Saturday, 14 July 2018

Day 37 (13/07/18)

Chappie was stored in a secure garage overnight and I had to go down from the hotel room at 0800 to move him to the hotel forecourt. I had a nice breakfast in the hotel restaurant and I have to say a huge thank you to the owner (below) and the local council for arranging my stay at Hotel Bratislava. Thanks also to my contact Iryna in Ternopil for her assistance too. 

I was in no rush to get started today as the local media weren’t arriving until 1000. We chatted for 45 minutes and I was on my way through the busy streets of Ternopil. I tried to pick the most efficient route and just about got it right. 

I hadn’t gone 100 meters before a man in a passing car handed me a bottle of water. I had 6 bottles on my shopping list so that was definitely a good start. 

As I arrived at the man made lake a man and women pulled over in their car. I described my journey to them in the usual way and the man offered me some accommodation, shower and food. I’d just had all three and tried to get that message across. He wasn’t having any of it. He then looked around for a passing young person on the basis that they would be able to translate. He brought a girl into the conversation and she was able to get my message across. He shook my hand and on I went. When people see me here in Ukraine, they are desperate to help in some way and this was just another shining example of that. 

Ternopil was much bigger than I expected. It’s probably the biggest city that I’ve seen since Belgrade. It’s a pity that I couldn’t have spent more time here. 

The city was busy but I felt very confident on the road and ever since I left Belgrade I’ve had a lot of confidence in the passing traffic. That doesn’t mean that I ever get complacent mind you. 

I had a brief chat with some cyclists in the city centre. They were on the way to Poland I think. I twisted and turned through the streets and alongside the busy traffic until I reached the National Revival Park. 

A man asked me if there was anything he could do to help? He was a doctor and spoke English. After a brief conversation he rushed off to a nearby shop to buy some water. Thanks to his kindness all that was left for me to buy was some Coca Cola. 

I eventually reached the city limits and spotted a gas station. I picked up a few bottles of Coca Cola and the equivalent of Irn Bru. The man picture below insisted on paying and also gave me a donation to St Benedict’s Hospice which I paid in straight away to my Virgin Money Giving page. 

I left Ternopil with all of the supplies that I needed thanks to all of those kind people. I do have a small budget for such things but I appreciate all of this support nonetheless.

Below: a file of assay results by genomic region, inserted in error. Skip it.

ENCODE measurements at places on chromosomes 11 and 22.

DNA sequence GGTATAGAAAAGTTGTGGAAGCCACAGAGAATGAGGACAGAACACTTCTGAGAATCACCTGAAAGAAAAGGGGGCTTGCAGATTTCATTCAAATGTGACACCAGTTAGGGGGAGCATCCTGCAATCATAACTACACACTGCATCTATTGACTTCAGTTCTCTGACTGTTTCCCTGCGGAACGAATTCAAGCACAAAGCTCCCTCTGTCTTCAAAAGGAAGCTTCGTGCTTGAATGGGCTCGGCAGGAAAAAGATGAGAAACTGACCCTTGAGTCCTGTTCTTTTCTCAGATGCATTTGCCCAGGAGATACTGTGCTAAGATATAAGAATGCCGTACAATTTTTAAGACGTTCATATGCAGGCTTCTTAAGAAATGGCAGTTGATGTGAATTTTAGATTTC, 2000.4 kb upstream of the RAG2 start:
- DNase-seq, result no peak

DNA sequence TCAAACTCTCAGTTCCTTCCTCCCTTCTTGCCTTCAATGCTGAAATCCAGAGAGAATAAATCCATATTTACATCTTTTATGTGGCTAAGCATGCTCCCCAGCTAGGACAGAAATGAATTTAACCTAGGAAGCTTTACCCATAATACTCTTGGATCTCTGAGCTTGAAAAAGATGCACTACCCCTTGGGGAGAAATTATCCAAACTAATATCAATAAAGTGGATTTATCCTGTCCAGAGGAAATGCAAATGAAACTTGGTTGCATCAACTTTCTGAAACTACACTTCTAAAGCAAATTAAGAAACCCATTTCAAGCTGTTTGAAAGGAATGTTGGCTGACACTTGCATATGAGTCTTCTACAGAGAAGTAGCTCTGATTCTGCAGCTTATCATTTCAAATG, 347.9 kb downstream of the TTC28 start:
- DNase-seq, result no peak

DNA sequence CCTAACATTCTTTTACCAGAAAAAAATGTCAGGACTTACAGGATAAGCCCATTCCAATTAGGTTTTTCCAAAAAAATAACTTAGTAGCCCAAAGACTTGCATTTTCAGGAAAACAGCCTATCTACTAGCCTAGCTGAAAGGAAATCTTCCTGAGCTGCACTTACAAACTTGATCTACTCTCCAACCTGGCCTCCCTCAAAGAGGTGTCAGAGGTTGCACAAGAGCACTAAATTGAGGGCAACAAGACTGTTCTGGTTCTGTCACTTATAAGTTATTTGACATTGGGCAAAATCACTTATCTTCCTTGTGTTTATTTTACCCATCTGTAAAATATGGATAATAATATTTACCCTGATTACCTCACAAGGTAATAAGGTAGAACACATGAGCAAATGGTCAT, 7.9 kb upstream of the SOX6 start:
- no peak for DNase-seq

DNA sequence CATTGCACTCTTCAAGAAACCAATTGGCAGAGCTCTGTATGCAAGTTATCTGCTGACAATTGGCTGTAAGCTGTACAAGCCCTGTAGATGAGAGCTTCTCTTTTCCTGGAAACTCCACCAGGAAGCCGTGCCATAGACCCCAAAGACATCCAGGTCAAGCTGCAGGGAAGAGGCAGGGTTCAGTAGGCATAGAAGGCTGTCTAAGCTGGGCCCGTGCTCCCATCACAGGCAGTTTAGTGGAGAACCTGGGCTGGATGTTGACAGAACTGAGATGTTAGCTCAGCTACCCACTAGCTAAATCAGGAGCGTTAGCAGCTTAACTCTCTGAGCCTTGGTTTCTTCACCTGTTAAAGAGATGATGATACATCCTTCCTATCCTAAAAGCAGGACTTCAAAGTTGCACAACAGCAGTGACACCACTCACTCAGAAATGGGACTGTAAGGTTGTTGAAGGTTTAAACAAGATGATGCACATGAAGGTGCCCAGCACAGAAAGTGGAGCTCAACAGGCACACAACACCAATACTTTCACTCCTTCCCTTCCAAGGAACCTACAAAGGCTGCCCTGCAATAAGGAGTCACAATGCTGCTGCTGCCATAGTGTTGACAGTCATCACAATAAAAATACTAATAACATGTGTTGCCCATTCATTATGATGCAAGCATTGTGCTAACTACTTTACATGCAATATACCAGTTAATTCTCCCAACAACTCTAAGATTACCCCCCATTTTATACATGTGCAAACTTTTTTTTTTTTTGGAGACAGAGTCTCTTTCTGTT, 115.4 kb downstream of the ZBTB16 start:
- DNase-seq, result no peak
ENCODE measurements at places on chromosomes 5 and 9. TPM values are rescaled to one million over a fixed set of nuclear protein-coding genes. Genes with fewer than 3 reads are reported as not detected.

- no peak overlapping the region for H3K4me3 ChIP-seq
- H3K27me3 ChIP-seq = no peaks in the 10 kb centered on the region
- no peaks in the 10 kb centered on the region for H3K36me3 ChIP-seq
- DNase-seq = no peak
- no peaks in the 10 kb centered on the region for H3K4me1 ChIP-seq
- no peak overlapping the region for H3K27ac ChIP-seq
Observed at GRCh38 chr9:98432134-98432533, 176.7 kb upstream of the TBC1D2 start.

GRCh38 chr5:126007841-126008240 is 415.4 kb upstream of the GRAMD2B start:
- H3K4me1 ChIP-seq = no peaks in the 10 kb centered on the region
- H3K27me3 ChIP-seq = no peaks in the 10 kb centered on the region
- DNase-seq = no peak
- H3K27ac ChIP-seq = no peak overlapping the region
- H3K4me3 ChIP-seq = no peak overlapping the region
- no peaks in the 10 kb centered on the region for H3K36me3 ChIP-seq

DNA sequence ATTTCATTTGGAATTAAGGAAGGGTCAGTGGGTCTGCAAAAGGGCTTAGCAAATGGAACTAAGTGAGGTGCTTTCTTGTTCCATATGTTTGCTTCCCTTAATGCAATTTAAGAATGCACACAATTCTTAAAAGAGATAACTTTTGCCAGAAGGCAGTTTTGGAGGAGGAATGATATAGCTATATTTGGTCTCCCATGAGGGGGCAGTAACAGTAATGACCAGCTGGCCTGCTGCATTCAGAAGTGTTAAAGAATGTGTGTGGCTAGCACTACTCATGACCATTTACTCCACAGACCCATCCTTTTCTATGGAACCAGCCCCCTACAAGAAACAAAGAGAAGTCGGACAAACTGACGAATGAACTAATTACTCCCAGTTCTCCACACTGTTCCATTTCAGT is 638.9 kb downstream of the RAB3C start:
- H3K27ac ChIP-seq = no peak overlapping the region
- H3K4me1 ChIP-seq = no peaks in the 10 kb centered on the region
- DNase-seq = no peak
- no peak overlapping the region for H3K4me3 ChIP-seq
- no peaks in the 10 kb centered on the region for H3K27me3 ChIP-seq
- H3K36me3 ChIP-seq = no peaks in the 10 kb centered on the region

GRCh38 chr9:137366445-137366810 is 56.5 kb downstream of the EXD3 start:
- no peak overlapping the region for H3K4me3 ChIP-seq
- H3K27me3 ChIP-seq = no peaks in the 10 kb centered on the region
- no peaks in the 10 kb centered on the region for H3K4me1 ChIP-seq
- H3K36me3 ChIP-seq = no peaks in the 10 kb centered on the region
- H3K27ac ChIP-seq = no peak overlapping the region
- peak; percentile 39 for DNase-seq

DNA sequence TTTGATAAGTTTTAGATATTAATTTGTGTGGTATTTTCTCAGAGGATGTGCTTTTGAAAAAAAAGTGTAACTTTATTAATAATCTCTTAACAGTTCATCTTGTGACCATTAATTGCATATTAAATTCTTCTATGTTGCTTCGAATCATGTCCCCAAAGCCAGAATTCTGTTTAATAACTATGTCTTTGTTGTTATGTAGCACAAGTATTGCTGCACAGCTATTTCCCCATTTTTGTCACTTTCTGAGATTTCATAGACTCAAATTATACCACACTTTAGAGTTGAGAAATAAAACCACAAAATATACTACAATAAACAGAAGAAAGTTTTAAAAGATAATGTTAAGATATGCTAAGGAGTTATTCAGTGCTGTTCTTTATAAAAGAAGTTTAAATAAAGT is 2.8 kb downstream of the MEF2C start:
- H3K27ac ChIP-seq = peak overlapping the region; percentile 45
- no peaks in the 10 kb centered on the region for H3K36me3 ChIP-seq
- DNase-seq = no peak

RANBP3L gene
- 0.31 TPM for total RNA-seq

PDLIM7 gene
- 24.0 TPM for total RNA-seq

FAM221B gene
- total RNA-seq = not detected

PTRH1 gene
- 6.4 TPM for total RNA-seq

I looked back to the city and got stuck into a few climbs. “It’s got to flatten out soon” I thought. I’ve been thinking that for a few days now. 

Thank you to everyone who made a donation to St. Benedict’s Hospice today in recognition of my birthday. One such person was Jason Stobbs who had been in the support team in Australia and Europe. I took the photo below for him. If we ever saw one of these in the distance during our time in outback of Australia we knew that we stood a good chance of getting a mobile phone signal. It wasn’t always the case sadly. 

After 12 miles, I saw a sign for Kyiv. This was my cue to turn due east and I felt happy to be running in the correct direction after the many twists and turns of the previous five weeks. 

The new road was a lot quieter and had some nice climbs to get stuck in to. A few people pulled over for photos and I was more than happy to oblige. 

As the dark clouds came in I decided to call it a day at the 17 mile point. It was starting to rain and I setup camp at the side of the road. It was a safe distance away from the traffic. It was 1730 when I finished for the day. 

I climbed into Chappie and after an hour of snoozing decided to watch a movie as a birthday treat. The choice was American Assassin. With 10 minutes of the movie left a car pulled up and I had a very confusing conversation with a man and his two sons. 

I thought he was saying that it wasn’t safe here but I could sleep at his house and have food. It was only 1km away. He drove off and I assumed he would be waiting 1km down the road. I packed everything in Chappie and reluctantly made my way down the road in the fading light. 

After half a kilometre another passing car stopped me and I heard “Mark, selfie”. I told them that I had to keep moving and half a kilometre as the darkness would soon be on us. That man and his son stopped at a garage and we took some photos. A kind donation to St Benedict’s Hospice was also made and paid in to my Virgin Money Giving page after they left. 

It was at this point that I realised that the first man was telling me that there was a gas station 1km away and that would be safer to sleep in. Next time this happens I’m going to use Google Translate! 

I kept on running and found a bus stop to sleep in with the final light of the day fading. There was a huge kerb into the bus stop so I had to dead lift all 110 kg of Chappie into it. I let out a huge groan as I lifted. It’s the last thing I needed. 

It’s pitch black outside as I’m writing this blog. I’ve just caught sight of my own reflection, lit up by my phone, in Chappie’s window! I didn’t even flinch. I just assumed that it was just another kind Ukrainian bearing more gifts, good wishes or after a photo. 

Happy birthday to me from a little bus stop in Ukraine.